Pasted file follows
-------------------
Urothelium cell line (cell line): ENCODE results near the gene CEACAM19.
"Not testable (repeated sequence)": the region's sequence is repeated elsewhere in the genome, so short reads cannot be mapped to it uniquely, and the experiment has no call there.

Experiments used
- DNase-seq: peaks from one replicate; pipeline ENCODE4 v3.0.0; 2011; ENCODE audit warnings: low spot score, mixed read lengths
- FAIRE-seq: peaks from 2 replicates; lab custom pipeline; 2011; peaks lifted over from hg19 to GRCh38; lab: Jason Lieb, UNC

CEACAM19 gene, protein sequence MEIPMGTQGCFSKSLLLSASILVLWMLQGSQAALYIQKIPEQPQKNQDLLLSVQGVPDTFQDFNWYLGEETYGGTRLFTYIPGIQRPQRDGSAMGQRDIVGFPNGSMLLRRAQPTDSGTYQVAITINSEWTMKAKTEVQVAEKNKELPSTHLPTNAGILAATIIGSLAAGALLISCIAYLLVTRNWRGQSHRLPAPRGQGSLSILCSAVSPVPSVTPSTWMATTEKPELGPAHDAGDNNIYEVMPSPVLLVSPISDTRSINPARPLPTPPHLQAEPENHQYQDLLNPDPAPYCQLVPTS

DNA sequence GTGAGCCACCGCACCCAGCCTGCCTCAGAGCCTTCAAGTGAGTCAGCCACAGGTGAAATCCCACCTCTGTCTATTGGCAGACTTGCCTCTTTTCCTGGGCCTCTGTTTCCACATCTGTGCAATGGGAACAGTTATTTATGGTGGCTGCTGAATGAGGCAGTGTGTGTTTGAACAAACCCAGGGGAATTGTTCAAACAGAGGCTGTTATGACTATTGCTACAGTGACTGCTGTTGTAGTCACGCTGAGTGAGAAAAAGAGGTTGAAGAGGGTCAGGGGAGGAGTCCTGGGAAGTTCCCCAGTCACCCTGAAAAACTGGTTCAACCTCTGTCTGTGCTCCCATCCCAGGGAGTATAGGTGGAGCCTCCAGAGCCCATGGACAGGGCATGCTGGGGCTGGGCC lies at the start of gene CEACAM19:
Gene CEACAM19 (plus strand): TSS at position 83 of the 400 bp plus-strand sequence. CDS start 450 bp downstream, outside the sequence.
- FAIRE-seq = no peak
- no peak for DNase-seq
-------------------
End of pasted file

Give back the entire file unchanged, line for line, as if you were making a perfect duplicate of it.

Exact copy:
Urothelium cell line (cell line): ENCODE results near the gene CEACAM19.
"Not testable (repeated sequence)": the region's sequence is repeated elsewhere in the genome, so short reads cannot be mapped to it uniquely, and the experiment has no call there.

Experiments used
- DNase-seq: peaks from one replicate; pipeline ENCODE4 v3.0.0; 2011; ENCODE audit warnings: low spot score, mixed read lengths
- FAIRE-seq: peaks from 2 replicates; lab custom pipeline; 2011; peaks lifted over from hg19 to GRCh38; lab: Jason Lieb, UNC

CEACAM19 gene, protein sequence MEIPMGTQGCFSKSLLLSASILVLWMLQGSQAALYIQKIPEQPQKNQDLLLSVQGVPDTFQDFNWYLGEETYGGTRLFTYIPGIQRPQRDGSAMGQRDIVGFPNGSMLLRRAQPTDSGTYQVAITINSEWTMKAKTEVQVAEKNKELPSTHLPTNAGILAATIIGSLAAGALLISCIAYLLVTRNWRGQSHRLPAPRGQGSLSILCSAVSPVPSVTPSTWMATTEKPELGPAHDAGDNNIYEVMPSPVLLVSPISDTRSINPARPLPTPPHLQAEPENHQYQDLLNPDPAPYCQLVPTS

DNA sequence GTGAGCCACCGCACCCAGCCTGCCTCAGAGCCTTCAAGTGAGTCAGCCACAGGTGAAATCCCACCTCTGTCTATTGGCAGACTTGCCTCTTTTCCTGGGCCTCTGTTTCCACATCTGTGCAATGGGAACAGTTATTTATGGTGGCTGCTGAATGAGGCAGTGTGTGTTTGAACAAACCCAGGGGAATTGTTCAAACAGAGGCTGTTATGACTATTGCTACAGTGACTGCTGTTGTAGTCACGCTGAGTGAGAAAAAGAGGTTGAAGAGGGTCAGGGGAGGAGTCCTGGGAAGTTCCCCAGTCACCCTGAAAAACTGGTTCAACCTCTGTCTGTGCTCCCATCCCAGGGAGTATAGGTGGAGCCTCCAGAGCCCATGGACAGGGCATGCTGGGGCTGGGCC lies at the start of gene CEACAM19:
Gene CEACAM19 (plus strand): TSS at position 83 of the 400 bp plus-strand sequence. CDS start 450 bp downstream, outside the sequence.
- FAIRE-seq = no peak
- no peak for DNase-seq